How Teeth Bleaching Works

teeth bleaching results

Teeth bleaching is one of the quickest & least invasive ways to make a huge difference in the appearance of your smile. Most dentists offer either in-office teeth whitening, take-home teeth whitening kits, or both. The effectiveness of these whitening methods varies slightly, but the way they work is generally the same.

While many people refer to teeth whitening as bleaching, it’s important to know that the dentist doesn’t use the same chemical to whiten your teeth that you use to whiten your laundry! Laundry bleach is a chemical called sodium hypochlorite that smells like chlorine, & it can be poisonous if ingested, so we don’t want it anywhere near your mouth! For teeth bleaching, two chemicals are commonly used: hydrogen peroxide & carbamide peroxide.

Even though the hard outer surface of your teeth, called enamel, seems solid, on a microscopic level, it is actually porous. Stains & discoloration on your teeth appear when compounds from the foods you eat (or from smoking) penetrate this porous enamel layer & accumulate there. Teeth bleaching works when hydrogen peroxide creates a chemical reaction that breaks apart the staining compounds.

During an in-office teeth cleaning, the dentist will first clean your teeth then apply a gel that contains 10 to 35 percent hydrogen peroxide. Sometimes a high powered light is then used to help speed up the chemical reaction. After leaving it on for several minutes, the dentist will remove the bleaching gel, then re-apply it. The entire whitening procedure usually takes about 45 minutes to an hour.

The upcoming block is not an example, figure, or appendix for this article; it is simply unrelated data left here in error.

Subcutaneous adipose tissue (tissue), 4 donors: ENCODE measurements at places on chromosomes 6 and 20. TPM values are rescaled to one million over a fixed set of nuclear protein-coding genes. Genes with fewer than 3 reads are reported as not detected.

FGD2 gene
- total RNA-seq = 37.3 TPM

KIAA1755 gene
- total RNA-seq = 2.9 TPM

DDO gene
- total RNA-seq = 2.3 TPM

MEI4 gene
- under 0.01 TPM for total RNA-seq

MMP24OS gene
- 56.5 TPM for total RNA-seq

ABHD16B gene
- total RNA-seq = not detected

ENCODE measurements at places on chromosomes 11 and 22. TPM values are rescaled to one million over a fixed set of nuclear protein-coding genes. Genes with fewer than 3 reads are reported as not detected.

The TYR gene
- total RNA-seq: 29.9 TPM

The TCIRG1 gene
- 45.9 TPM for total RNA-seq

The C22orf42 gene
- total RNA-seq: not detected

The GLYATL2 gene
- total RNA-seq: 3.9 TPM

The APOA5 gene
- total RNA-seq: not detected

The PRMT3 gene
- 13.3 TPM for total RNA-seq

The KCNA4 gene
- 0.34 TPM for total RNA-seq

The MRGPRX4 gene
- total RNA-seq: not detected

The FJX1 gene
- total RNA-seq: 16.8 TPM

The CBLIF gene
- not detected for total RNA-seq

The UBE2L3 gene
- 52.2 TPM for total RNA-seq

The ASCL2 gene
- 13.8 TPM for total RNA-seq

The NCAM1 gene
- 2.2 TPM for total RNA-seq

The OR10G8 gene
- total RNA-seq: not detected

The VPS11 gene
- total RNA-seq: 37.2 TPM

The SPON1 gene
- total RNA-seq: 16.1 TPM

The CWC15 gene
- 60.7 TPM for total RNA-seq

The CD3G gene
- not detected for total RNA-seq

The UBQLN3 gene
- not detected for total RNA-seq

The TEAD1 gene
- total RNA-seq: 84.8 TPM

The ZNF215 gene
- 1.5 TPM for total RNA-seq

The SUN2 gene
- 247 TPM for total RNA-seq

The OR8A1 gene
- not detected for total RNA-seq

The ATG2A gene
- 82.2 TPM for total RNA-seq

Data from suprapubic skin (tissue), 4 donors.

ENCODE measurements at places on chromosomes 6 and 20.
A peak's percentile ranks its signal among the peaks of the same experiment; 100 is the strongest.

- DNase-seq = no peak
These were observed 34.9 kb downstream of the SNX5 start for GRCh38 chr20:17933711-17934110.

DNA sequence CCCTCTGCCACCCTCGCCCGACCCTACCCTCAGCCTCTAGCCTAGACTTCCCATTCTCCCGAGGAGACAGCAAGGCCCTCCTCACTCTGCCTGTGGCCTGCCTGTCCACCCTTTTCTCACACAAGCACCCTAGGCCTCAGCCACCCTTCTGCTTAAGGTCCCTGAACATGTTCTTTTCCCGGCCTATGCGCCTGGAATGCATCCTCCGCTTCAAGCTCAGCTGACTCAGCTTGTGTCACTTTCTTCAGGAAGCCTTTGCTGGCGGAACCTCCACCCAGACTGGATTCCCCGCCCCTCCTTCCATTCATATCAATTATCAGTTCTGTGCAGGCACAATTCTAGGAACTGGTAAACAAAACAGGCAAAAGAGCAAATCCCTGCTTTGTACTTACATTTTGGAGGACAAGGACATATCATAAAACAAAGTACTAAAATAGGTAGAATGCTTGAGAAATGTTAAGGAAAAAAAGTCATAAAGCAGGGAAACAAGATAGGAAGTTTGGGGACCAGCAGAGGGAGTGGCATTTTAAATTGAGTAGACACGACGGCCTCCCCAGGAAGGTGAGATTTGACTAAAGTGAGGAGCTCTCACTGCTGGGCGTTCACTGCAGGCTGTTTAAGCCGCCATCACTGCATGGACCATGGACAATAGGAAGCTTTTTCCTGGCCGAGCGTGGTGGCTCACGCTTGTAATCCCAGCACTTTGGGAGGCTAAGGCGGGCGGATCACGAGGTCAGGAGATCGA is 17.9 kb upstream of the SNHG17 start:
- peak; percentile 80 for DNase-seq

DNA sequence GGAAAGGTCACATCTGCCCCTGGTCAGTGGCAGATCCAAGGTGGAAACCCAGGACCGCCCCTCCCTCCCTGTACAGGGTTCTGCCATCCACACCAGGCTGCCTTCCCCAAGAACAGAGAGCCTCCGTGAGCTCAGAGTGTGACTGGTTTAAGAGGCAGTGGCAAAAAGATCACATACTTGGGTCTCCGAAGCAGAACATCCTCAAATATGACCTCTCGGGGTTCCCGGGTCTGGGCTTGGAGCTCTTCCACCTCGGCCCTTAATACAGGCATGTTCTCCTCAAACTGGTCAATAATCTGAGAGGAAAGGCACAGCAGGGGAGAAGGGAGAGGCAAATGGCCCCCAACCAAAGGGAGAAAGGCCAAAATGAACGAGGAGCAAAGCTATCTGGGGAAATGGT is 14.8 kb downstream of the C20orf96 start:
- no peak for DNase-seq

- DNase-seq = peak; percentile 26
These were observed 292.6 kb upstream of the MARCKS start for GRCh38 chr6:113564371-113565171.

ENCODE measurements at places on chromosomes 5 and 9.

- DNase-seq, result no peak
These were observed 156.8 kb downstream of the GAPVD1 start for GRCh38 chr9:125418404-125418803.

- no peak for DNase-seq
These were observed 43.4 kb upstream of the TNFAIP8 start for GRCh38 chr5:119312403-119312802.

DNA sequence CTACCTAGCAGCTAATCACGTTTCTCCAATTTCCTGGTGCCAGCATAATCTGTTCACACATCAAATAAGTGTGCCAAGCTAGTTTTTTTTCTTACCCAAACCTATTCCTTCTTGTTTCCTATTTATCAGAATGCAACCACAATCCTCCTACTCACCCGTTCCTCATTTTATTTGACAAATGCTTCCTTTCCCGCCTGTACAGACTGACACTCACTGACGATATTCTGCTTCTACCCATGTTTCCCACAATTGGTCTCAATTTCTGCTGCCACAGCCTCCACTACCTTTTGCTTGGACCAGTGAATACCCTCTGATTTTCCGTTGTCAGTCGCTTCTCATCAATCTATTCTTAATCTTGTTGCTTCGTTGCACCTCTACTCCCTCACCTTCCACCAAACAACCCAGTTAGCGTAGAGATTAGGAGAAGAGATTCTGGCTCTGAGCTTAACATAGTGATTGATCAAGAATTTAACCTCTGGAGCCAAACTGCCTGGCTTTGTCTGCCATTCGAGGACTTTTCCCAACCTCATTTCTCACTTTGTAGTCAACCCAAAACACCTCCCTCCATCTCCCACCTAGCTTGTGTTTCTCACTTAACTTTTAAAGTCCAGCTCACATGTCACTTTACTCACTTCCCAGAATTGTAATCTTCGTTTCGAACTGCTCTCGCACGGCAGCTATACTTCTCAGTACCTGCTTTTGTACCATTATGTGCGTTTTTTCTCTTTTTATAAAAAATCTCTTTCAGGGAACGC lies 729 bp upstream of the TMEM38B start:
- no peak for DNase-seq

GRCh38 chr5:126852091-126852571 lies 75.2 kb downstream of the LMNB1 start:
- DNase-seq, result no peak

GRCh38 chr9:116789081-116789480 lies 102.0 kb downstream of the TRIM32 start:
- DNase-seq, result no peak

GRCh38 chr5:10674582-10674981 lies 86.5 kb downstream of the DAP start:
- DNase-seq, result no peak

For at-home teeth bleaching, your dentist will take an impression of your teeth & creates soft dental trays. These trays are then filled with a thin layer of gel that contains 10 to 20 percent carbamide peroxide. (Carbamide peroxide breaks down into hydrogen peroxide & urea in the mouth, so the active bleaching agent in at-home kits is still hydrogen peroxide.) At-home bleaching trays are worn for a few hours during the day or while sleeping. Because they are less powerful, at-home systems take longer to achieve the same whitening effects as in-office systems.

Teeth bleaching is not a good solution for everyone. Because teeth bleaching is designed to treat stains on natural tooth enamel, patients who have tooth colored restorations (i.e. fillings or crowns) or veneers should not get their teeth whitened. Whitening compounds do not work on the ceramic or porcelain composites these restorations are made from, so the result is that teeth color may become mismatched. Teeth bleaching will also not work well on tooth discoloration that is the result of changes inside the tooth, below the enamel, such as grayish teeth caused by certain medications. For this reason, we always recommend that teeth whitening, whether at home or in-office, be performed under the supervision of your dentist.